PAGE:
A Vow of Revenge for the Fall of the USSR

State of Play

What do the U.S. presidential succession, Pope John Paul II, a rogue Cold War KGB agent, Soviet portable nuclear weapons, and George Washington’s spymaster have in common? Nothing on the surface, but they are among the ingredients skillfully interwoven in the plot of Steve Berry’s latest novel, The 14th Colony. The novel is the 11th in the series featuring Cotton Malone, an operative in a secret Department of Justice intelligence unit.

The novel opens with a prologue featuring a private meeting between President Ronald Reagan and Pope John Paul II, where the two agree to collaborate to hasten the fall of the Soviet Union. The scene shifts to the present, as Malone is dispatched to Siberia by the intelligence unit chief, Stephanie Nelle, to locate an ex-KGB operative, Aleksandr Zorin. Zorin, bitterly resentful over the fall of the USSR, vows revenge against the U.S., and the Kremlin asks the outgoing American President for assistance to distance itself from the spy’s schemes.

The simple mission goes awry, and Malone has to fight his way to freedom. Before he escapes, Malone learns horrifying news: Zorin is on the hunt for portable nuclear weapons cached in the U.S. during the Cold War.

Nelle is about to lose her job since a new president will be inaugurated in days, and he intends to disband her unit. Zorin is interested in the inauguration as well. At the height of the Cold War, Soviet leader Yuriy Andropov believed he found a serious flaw in the U.S constitution, the 20th amendment dealing with presidential succession and concocted a diabolical plot to exploit this chink in his main adversary’s armor. Zorin, one of the KGB officers originally involved in the plot, decides to execute it to satisfy his long festering thirst for revenge.

Berry explains the flaws and differing legal interpretations of the amendment in considerable detail, focusing on a key issue: what happens if the President and Vice-President-elect are incapacitated before the inauguration? The convoluted statute blurs the solution, and the result could  spark the political chaos Andropov longed to inflict on the U.S. The plot may be long forgotten, but not by Zorin, the Soviet zealot bent on destroying the U.S with the catastrophic duo of flawed succession rules and “suitcase” nuclear bombs.

Zorin, however, never knew Andropov’s entire plan and  still needs to find another key piece of the puzzle to execute the plot. He knows from a decades old KGB report that the answers are in the “Tallmadge journal,” a diary in the Society of Cincinnati, a real organization formed by Revolutionary War veterans and kept active by their descendants. Among the embarrassing secrets in the Society archives are plans devised at various points in the nation’s history for the invasion of Canada, even as late as World War II.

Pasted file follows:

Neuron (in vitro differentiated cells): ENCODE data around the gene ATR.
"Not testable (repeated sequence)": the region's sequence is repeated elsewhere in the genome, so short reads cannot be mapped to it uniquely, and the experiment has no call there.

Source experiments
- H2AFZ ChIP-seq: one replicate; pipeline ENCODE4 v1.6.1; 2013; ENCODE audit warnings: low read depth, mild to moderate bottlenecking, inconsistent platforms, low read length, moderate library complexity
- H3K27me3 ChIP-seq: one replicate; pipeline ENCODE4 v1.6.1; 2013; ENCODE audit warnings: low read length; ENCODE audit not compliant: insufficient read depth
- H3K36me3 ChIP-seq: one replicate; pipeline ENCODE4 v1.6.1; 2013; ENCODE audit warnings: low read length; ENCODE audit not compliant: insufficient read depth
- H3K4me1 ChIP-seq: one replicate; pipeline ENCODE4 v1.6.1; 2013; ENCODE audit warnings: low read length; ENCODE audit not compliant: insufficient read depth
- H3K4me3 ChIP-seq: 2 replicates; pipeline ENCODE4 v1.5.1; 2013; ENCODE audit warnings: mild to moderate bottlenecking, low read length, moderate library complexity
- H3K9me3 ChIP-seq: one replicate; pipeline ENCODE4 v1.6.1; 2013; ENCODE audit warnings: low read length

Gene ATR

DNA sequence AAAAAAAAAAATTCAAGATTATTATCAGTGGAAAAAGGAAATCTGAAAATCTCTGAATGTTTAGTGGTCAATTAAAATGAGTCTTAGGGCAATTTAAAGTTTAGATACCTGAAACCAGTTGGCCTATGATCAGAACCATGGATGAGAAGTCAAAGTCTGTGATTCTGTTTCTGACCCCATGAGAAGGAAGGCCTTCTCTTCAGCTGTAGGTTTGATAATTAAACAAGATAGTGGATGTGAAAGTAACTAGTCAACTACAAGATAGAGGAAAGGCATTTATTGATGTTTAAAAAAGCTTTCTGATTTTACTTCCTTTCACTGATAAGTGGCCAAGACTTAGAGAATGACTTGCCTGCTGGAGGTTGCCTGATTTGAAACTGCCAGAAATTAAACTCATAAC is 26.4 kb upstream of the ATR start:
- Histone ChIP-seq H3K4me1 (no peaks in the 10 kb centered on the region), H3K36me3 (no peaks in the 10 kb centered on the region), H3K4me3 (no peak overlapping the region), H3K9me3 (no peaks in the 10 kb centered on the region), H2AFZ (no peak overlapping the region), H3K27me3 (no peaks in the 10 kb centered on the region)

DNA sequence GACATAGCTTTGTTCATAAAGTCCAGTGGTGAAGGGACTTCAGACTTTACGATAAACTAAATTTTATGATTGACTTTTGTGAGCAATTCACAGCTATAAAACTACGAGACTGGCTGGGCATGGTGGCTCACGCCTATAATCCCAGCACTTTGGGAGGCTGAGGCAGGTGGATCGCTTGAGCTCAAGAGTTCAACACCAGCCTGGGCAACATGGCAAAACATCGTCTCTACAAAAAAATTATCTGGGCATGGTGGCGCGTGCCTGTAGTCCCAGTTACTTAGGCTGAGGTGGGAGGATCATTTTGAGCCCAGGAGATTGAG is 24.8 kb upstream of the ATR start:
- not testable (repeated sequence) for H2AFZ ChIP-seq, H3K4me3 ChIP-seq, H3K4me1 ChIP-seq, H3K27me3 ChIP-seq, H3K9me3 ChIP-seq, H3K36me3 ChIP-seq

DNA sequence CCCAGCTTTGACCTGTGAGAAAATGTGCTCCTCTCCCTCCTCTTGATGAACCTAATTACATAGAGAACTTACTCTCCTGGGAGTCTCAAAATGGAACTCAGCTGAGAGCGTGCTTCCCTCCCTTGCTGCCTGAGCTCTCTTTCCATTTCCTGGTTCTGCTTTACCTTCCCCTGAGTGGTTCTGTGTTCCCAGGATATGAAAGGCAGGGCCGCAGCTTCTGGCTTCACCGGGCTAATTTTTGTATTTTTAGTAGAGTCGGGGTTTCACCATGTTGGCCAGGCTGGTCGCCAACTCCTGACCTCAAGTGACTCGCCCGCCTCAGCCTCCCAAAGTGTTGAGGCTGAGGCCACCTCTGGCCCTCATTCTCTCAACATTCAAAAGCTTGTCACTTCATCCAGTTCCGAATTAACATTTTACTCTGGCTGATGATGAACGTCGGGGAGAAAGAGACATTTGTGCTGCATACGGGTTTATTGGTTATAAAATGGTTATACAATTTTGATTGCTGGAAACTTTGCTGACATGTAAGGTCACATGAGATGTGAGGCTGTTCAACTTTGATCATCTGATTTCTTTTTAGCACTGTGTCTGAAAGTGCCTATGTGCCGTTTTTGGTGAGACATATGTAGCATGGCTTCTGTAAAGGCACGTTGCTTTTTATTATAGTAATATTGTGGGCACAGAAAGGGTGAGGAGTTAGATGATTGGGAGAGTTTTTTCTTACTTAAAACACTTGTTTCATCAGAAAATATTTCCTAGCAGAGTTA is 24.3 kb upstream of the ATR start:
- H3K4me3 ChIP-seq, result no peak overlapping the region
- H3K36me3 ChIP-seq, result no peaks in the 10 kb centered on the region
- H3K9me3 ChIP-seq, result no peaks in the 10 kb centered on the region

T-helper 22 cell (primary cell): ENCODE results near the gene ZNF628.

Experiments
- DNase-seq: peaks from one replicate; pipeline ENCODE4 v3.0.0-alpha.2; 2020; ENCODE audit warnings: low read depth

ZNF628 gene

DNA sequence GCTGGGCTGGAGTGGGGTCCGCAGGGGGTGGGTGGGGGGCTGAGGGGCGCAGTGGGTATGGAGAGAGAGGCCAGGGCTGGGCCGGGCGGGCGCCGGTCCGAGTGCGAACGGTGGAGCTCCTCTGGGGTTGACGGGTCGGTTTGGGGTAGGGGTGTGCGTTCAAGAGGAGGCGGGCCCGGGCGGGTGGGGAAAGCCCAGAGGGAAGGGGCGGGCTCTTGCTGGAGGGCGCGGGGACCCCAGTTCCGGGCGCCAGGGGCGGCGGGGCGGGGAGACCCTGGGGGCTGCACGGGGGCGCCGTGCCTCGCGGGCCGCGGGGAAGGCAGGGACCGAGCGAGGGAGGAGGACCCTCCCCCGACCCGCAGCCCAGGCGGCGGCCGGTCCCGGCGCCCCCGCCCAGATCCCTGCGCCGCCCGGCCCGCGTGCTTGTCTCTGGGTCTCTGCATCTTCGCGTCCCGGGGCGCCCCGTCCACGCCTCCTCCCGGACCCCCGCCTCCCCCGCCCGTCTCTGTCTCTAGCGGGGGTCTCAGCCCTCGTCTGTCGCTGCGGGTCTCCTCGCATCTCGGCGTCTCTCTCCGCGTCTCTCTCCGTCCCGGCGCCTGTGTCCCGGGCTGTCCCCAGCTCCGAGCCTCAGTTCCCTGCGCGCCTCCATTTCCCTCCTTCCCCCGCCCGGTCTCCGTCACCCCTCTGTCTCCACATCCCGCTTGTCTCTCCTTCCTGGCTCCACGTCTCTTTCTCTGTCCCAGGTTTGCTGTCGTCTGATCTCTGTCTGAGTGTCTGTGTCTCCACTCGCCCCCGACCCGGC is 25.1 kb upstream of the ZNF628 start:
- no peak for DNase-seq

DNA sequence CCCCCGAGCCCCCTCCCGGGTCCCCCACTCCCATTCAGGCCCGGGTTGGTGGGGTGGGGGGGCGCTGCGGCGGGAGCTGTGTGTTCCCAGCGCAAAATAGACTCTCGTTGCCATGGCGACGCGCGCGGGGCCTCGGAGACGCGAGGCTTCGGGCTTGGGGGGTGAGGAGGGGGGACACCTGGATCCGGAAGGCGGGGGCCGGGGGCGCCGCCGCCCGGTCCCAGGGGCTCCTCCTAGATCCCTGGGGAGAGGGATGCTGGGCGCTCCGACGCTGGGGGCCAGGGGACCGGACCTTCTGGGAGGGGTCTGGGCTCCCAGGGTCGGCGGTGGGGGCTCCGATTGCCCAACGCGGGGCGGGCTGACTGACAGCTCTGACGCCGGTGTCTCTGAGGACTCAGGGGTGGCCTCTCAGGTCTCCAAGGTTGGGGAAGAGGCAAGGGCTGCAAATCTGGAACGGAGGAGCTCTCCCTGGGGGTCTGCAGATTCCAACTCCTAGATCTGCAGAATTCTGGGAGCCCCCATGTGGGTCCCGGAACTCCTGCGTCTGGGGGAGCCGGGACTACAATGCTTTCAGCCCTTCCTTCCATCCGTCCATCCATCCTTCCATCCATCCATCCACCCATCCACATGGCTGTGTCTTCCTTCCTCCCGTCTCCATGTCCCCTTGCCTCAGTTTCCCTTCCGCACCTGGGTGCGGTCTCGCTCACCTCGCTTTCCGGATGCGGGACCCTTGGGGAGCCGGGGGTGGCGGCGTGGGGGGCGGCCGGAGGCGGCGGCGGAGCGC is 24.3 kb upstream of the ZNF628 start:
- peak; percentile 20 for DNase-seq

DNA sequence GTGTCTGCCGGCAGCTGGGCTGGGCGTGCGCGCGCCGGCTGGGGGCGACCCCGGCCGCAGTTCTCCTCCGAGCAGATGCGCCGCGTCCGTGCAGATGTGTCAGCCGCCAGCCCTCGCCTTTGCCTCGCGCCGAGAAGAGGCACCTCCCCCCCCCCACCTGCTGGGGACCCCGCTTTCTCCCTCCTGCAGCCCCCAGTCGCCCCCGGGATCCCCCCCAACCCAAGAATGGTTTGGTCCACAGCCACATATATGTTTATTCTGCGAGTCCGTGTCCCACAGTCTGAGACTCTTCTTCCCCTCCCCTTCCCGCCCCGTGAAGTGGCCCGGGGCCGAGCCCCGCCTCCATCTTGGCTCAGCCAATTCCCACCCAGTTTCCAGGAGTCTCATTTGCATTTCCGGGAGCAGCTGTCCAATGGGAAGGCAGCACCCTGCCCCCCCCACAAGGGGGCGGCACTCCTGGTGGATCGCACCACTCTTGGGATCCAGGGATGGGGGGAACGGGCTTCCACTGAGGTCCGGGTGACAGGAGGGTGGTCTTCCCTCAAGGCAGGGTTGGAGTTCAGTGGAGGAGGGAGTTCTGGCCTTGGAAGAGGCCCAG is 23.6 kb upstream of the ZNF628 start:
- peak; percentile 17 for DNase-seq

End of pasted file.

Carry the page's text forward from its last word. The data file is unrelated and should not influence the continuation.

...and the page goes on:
Zorin eventually travels to the U.S. and joins with a Soviet sleeper agent to locate the nuclear devices and discover the last piece of the puzzle.

Every chapter of this fast-paced novel ends with a cliffhanger, as Malone and his crew race against the ticking clock of the upcoming inauguration to find Zorin, the nuclear weapons, and the Tallmadge journal secrets.  Along the way, they encounter heavily armed assailants from a hardline Russia faction that also searches for Zorin but wants the nuclear bombs for itself.

The novel is incredibly well researched, though some may find Berry’s extensive discussion of the presidential succession statutes too detailed. They are, however, interspersed with action-packed fights, ambushes, and narrow escapes. Even more, the details take on life when readers realize that the KGB scoured this same information to discover a flaw it could exploit to destroy the U.S.

Berry has said that “my goal is to keep the story 90 percent accurate to history, tripping things up only 10 percent,” and his holds true in The 14th Colony. President Reagan and the Pope actually did meet privately. While they didn’t launch the conspiracy of the novel, their parallel efforts did precipitate the fall of the USSR. The existence of Soviet suitcase nuclear weapons have yet to be proven, though one defector, GRU officer Stanislav Lunev, claimed they existed in a memoir.

Also, while many readers may be surprised, plans to invade Canada throughout American history are factual. While the secret journal is fictional, its author, Benjamin Tallmadge, was a member of the Society of Cincinnati. More importantly, Tallmadge, an undeservedly obscure Revolutionary War figure, was George Washington’s spymaster and as such, the nation’s first intelligence chief.

Berry masterfully integrates these historical facts with fiction to create a thriller that will keep readers riveted until the surprising secret is revealed. The novel is topical as well—Zorin’s lingering resentment over the Cold War will undoubtedly remind some of Vladimir Putin.  

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